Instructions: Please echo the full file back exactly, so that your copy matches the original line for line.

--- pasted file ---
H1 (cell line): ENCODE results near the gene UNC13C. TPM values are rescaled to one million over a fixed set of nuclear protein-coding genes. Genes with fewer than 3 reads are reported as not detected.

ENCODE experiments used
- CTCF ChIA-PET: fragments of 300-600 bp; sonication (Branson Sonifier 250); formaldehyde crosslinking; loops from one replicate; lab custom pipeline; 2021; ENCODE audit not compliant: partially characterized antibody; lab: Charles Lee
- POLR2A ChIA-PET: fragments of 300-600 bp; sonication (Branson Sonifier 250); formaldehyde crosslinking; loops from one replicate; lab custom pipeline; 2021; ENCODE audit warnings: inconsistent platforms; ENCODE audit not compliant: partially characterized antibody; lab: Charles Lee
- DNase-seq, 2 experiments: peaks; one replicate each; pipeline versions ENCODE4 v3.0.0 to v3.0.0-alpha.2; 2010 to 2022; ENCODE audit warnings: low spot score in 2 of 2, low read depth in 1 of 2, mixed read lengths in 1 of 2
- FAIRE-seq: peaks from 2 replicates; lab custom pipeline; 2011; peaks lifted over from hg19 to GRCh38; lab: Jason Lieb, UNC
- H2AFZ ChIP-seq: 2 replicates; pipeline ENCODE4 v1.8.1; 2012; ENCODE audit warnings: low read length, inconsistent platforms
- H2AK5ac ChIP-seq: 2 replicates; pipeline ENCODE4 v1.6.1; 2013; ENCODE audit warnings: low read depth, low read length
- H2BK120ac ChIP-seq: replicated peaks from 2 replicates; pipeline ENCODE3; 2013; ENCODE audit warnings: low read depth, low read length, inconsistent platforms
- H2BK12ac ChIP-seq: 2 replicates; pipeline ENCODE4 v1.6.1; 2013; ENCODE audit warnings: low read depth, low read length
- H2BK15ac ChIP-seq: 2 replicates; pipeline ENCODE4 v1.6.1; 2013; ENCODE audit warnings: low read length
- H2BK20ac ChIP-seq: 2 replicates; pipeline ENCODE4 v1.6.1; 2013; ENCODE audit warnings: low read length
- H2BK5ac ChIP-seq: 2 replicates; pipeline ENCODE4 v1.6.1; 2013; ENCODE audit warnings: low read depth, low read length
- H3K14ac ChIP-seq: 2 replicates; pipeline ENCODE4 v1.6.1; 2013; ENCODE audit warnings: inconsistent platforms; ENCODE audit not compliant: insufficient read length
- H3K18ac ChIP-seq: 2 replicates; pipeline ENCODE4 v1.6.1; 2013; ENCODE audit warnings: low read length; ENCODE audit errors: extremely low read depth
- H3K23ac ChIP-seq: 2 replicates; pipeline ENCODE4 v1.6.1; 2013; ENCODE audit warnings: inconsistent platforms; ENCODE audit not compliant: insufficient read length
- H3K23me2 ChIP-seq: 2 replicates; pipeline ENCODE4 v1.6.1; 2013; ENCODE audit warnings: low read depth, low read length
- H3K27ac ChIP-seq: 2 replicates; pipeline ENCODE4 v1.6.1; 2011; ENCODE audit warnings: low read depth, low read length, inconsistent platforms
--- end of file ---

H1 (cell line): ENCODE results near the gene UNC13C. TPM values are rescaled to one million over a fixed set of nuclear protein-coding genes. Genes with fewer than 3 reads are reported as not detected.

ENCODE experiments used
- CTCF ChIA-PET: fragments of 300-600 bp; sonication (Branson Sonifier 250); formaldehyde crosslinking; loops from one replicate; lab custom pipeline; 2021; ENCODE audit not compliant: partially characterized antibody; lab: Charles Lee
- POLR2A ChIA-PET: fragments of 300-600 bp; sonication (Branson Sonifier 250); formaldehyde crosslinking; loops from one replicate; lab custom pipeline; 2021; ENCODE audit warnings: inconsistent platforms; ENCODE audit not compliant: partially characterized antibody; lab: Charles Lee
- DNase-seq, 2 experiments: peaks; one replicate each; pipeline versions ENCODE4 v3.0.0 to v3.0.0-alpha.2; 2010 to 2022; ENCODE audit warnings: low spot score in 2 of 2, low read depth in 1 of 2, mixed read lengths in 1 of 2
- FAIRE-seq: peaks from 2 replicates; lab custom pipeline; 2011; peaks lifted over from hg19 to GRCh38; lab: Jason Lieb, UNC
- H2AFZ ChIP-seq: 2 replicates; pipeline ENCODE4 v1.8.1; 2012; ENCODE audit warnings: low read length, inconsistent platforms
- H2AK5ac ChIP-seq: 2 replicates; pipeline ENCODE4 v1.6.1; 2013; ENCODE audit warnings: low read depth, low read length
- H2BK120ac ChIP-seq: replicated peaks from 2 replicates; pipeline ENCODE3; 2013; ENCODE audit warnings: low read depth, low read length, inconsistent platforms
- H2BK12ac ChIP-seq: 2 replicates; pipeline ENCODE4 v1.6.1; 2013; ENCODE audit warnings: low read depth, low read length
- H2BK15ac ChIP-seq: 2 replicates; pipeline ENCODE4 v1.6.1; 2013; ENCODE audit warnings: low read length
- H2BK20ac ChIP-seq: 2 replicates; pipeline ENCODE4 v1.6.1; 2013; ENCODE audit warnings: low read length
- H2BK5ac ChIP-seq: 2 replicates; pipeline ENCODE4 v1.6.1; 2013; ENCODE audit warnings: low read depth, low read length
- H3K14ac ChIP-seq: 2 replicates; pipeline ENCODE4 v1.6.1; 2013; ENCODE audit warnings: inconsistent platforms; ENCODE audit not compliant: insufficient read length
- H3K18ac ChIP-seq: 2 replicates; pipeline ENCODE4 v1.6.1; 2013; ENCODE audit warnings: low read length; ENCODE audit errors: extremely low read depth
- H3K23ac ChIP-seq: 2 replicates; pipeline ENCODE4 v1.6.1; 2013; ENCODE audit warnings: inconsistent platforms; ENCODE audit not compliant: insufficient read length
- H3K23me2 ChIP-seq: 2 replicates; pipeline ENCODE4 v1.6.1; 2013; ENCODE audit warnings: low read depth, low read length
- H3K27ac ChIP-seq: 2 replicates; pipeline ENCODE4 v1.6.1; 2011; ENCODE audit warnings: low read depth, low read length, inconsistent platforms